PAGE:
Optical Nanowire Switches: Photonic Computing?

September 13, 2012 4 Comments »
Optical Nanowire Switches: Photonic Computing?

The amazing technological progress of the past century (or so) has led to a vigilant search for the next technology that will create the kind of revolution that sprang from the first silicon transistor built at Bell Labs in the late 1940s. A research project at the University of Pennsylvania has produced optical switches using nanowires—in essence, these switches are the photonic (i.e., light-based) analog to semiconductor switches, which rely on electronic signals.

Ever in Search of the Next Great Thing

In the realm of computing, the current media favorite is likely quantum computing. Quantum computing has a certain exotic flavor that tends to leave other alternatives to traditional semiconductor-based computing in the proverbial dust. But quantum computing faces a number of fundamental problems that may or may not prove to be intractable (“Is Quantum Computing real?”). In any event, the potential for quantum computing beyond a few niche applications is questionable (although any number of developments—theoretical or practical—could render such speculation moot).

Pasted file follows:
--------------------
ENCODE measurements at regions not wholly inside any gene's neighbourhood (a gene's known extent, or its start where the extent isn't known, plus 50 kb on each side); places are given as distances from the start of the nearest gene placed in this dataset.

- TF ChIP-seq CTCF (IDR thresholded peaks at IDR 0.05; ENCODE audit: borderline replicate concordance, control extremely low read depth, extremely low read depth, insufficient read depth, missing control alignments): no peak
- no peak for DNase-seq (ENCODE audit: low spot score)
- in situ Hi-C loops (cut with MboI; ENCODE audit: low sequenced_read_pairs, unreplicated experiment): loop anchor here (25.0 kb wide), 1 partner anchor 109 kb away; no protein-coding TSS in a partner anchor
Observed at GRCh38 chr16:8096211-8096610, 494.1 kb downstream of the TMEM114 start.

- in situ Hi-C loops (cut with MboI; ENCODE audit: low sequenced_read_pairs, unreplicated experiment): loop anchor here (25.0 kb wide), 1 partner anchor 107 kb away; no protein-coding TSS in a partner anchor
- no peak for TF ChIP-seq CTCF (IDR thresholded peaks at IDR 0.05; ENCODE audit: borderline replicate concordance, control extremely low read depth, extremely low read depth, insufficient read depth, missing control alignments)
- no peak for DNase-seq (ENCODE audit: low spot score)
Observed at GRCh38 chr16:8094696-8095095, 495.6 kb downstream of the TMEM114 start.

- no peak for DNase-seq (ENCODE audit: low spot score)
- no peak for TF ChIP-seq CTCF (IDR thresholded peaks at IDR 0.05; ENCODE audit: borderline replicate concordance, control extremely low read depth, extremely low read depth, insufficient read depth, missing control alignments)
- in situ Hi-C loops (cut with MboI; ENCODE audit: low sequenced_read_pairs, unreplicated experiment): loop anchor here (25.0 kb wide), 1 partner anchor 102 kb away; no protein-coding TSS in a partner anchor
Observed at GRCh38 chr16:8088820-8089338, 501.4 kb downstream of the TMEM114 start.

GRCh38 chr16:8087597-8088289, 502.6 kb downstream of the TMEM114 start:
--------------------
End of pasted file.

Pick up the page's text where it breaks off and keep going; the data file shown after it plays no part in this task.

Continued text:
But disentangling ourselves from the subject of quantum computing reveals that a number of other, albeit less exotic, avenues of research also present interesting possibilities for the future of computing. As Moore’s Law continues toward the end of its impressive road—when the size of semiconductor components becomes so small that electrons begin “leaking” from their channels—researchers are pursuing alternatives that, they hope, will one day be as revolutionary (or nearly so) as the first transistor. One possibility is photonics: the use of photons as the means of carrying signals instead of electrons.